"So no on Joly," said Combeferre. "Bahorel…?"

"I never know if he's finished wasting his allowance for the quarter or not," said Bossuet. "I assume he has because he only came over to say hello to me and Joly yesterday after we'd opened out bottle of wine. Feuilly?"

"I make three francs a day," Feuilly said. "That's not going to help at all."

"No, not really. Combeferre, you are…?"

"In Joly's position, only a little diminished," replied Combeferre. "After rent, what money I get goes towards books and, if there is anything left over, I buy food and clothes."

"You would bring in Erasmus," said Feuilly. "But can you do anything?"

"No, unfortunately. I only have my food allowance until the end of the quarter."

"I know for a fact that Grantaire just poured the last of his allowance into a prodigal amount of hashish," said Bossuet. "I cannot understand why he likes the stuff. There are ways to doze among the stars without smelling like a Turkish harem. I fear he is in great danger of losing his title as the jolly prince of drinkers. Ah, Jolllly, the dear fellow, keeps a very bourgeois reserve of francs in his mattress, lest he ever fall ill enough to have a successful self-diagnosis. I have very little doubt that he would object to using it to doctor our ailing republic with actual news."

"Ah ha!" exclaimed Courfeyrac. "There's a good fellow for you, transforming his bourgeois practices into treatment for our nascent republic! He was made to be a doctor."

Combeferre began absently sketching a moth on the tabletop with a fingertip. "Still, Joly's reserve, plus whatever Enjolras has… Bossuet, you have gone back to living with Joly, so you—"

"Now know that betting anything against Grantaire is a stupid idea, even if Grantaire's math skills are abysmal."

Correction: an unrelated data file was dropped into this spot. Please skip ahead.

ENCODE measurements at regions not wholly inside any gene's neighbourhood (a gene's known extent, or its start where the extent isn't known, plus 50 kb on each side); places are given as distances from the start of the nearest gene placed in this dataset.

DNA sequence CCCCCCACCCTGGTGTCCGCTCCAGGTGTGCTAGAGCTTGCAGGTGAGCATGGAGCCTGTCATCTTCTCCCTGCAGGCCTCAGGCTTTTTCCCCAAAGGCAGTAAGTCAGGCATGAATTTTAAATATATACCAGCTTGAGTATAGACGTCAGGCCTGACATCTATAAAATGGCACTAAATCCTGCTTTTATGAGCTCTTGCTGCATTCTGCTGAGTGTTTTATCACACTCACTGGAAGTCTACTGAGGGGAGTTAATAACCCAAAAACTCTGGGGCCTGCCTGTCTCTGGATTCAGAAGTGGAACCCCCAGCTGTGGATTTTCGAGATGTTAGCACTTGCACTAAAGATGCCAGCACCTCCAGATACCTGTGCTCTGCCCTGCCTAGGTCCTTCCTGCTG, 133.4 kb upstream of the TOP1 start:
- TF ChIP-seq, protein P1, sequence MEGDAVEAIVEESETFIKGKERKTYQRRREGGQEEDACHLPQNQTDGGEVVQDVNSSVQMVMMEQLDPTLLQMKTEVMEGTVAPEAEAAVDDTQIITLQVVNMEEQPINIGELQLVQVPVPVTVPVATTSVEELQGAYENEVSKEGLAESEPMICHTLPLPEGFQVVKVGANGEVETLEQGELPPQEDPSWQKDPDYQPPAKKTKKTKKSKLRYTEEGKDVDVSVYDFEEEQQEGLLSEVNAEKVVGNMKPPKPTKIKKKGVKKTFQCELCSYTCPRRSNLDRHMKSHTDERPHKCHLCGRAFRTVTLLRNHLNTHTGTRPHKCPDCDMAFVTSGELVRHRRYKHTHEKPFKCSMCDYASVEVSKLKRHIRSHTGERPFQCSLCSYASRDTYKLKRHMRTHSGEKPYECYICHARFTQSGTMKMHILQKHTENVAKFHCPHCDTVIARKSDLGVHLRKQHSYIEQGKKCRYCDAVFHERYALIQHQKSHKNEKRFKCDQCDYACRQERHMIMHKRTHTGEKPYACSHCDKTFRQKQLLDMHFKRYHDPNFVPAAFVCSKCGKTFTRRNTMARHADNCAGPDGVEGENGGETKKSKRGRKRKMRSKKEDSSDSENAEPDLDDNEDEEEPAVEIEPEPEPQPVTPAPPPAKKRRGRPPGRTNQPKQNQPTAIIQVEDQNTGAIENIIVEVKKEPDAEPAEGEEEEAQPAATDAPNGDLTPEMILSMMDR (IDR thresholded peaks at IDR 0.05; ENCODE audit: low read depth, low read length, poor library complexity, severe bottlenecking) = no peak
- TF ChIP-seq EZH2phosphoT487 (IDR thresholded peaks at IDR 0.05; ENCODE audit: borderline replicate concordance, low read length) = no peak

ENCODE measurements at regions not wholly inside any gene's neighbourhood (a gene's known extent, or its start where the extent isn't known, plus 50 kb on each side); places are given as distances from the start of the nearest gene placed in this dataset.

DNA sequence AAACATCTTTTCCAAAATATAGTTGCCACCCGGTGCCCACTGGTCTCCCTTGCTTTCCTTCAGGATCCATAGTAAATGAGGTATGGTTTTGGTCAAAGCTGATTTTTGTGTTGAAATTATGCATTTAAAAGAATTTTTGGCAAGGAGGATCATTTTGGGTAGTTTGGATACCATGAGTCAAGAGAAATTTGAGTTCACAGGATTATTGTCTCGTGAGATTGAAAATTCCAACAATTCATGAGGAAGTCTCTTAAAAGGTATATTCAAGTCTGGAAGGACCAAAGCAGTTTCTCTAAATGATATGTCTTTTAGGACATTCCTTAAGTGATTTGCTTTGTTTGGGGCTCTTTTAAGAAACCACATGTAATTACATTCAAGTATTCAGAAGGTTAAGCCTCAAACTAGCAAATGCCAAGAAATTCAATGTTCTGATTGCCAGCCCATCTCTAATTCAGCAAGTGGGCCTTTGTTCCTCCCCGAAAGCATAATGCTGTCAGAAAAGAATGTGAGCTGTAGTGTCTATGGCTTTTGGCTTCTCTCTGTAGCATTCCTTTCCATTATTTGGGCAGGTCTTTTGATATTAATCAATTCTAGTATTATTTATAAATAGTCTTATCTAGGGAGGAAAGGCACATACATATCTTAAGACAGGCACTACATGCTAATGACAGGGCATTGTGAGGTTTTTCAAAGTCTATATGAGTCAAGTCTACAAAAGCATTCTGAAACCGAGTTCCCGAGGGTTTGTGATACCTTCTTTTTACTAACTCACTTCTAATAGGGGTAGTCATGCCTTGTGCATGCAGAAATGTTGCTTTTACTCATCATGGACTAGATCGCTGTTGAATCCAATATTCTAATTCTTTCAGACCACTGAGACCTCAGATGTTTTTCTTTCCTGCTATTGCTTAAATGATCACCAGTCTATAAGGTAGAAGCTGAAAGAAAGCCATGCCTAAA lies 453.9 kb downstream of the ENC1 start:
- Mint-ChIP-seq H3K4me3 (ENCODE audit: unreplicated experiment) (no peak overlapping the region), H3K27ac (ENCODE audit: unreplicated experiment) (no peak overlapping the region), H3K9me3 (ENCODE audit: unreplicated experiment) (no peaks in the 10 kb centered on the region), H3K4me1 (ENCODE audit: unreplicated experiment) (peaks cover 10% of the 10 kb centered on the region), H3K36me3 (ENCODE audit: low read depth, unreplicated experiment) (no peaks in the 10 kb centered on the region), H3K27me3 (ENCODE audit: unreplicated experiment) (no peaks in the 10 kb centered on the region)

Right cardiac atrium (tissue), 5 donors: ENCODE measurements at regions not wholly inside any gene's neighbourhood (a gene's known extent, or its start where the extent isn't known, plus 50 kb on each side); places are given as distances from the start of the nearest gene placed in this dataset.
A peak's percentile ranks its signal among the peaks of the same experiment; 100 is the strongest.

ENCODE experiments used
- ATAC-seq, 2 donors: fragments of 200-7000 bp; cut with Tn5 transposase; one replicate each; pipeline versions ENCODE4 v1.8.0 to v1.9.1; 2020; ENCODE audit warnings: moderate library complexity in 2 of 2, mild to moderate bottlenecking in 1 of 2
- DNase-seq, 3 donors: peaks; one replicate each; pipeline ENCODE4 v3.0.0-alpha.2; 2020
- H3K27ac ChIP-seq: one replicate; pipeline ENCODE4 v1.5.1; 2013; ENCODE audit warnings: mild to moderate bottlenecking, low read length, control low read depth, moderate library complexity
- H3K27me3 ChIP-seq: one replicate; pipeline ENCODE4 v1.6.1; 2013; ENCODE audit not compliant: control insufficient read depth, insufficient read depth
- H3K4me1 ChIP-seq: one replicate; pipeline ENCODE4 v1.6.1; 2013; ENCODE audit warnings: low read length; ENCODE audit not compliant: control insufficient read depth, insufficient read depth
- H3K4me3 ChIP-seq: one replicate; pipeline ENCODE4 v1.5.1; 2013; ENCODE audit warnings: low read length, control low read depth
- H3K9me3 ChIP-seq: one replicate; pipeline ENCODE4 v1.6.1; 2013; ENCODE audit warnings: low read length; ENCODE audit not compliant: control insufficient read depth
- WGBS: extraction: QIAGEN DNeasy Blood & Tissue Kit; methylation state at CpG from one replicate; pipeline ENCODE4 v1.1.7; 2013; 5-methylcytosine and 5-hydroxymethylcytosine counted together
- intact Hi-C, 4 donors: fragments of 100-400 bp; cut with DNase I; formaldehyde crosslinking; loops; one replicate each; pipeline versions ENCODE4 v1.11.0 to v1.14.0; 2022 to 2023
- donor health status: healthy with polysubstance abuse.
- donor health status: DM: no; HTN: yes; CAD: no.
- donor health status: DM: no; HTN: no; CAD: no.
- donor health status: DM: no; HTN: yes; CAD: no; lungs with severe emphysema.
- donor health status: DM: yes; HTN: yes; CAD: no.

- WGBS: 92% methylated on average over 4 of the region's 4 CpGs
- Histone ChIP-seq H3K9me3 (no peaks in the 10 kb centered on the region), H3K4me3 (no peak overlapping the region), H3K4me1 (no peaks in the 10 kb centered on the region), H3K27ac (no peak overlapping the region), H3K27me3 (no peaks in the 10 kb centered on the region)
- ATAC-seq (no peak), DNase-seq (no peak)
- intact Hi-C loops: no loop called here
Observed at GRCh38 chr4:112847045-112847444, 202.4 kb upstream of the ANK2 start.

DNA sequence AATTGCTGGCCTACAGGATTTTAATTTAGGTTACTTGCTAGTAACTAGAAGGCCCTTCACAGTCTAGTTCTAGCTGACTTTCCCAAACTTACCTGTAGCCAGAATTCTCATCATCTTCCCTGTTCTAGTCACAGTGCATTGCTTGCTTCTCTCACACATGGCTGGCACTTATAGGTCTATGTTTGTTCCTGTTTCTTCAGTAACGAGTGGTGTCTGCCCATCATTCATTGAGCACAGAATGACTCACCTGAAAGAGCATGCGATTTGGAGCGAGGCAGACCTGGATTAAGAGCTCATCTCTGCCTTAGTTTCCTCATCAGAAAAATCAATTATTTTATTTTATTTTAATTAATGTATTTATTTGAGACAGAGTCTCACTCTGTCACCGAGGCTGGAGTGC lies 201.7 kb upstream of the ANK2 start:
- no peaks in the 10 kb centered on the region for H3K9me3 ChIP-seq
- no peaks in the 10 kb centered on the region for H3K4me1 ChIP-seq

"—and Marius, who was showing such progress before the unfortunate Corsica incident, has yet to be converted him from—" with a grimace of distaste "—Bonapartism."

"Even then the poor fellow is hard up," said Courfeyrac. "He has next to nothing and no idea how to live on that."

"I cannot see how we can afford it. The best we can do is provide our printer with legal counsel and hope to find another printer… though, blast, they will all be spooked by this and pull back. Bossuet, you work as a copyist sometimes…."

"I am not copying out fifty newspapers," Bossuet replied flatly. "Placards to post by the Hotel de Ville, yes, newspapers, no."

"We could have cut costs earlier on by giving our free copies only to the literate," pointed out Feuilly, with whom this was a particularly sore point. "I try to make my political cartoons as accessible as possible, but even they use words sometimes."

"Yeees, well," said Combeferre, clearing his throat. "Unless we make mistakes, how can we know how to proceed correctly? We managed to provide new soles for a number of shoes the first few editions and after that, we managed to find our actual target audience."

"Or actually awaken the souls of our fellow Parisians?" quipped Courfeyrac. "Ah, Bossuet old fellow, luck seems to have tired of playing with you and has moved onto us."

"That or we see again the pitfalls of arbitrary monarchy," replied Combeferre, quite dryly.

"I could sell my long narrative poem on André Chenier," Jehan said doubtfully, having lost track of the conversation some time ago, "but the meter's off in the seventeenth stanza and I have no idea how to fix it."

"Well," said Bossuet. "This is not exactly a promising way to start the day. I lose another sixty francs skipping class without getting someone else to sign the attendance sheet for me, I receive word that my Aunt Agathe, who I strongly believe turns into a werewolf around the time of the full-moon, is coming to visit, and our printer gets arrested. All I need now is for Joly to give me his cold."

"Does he have one?" asked Jehan.

"He's gone to a lecture at the medical school," replied Bossuet. "He will come back with something."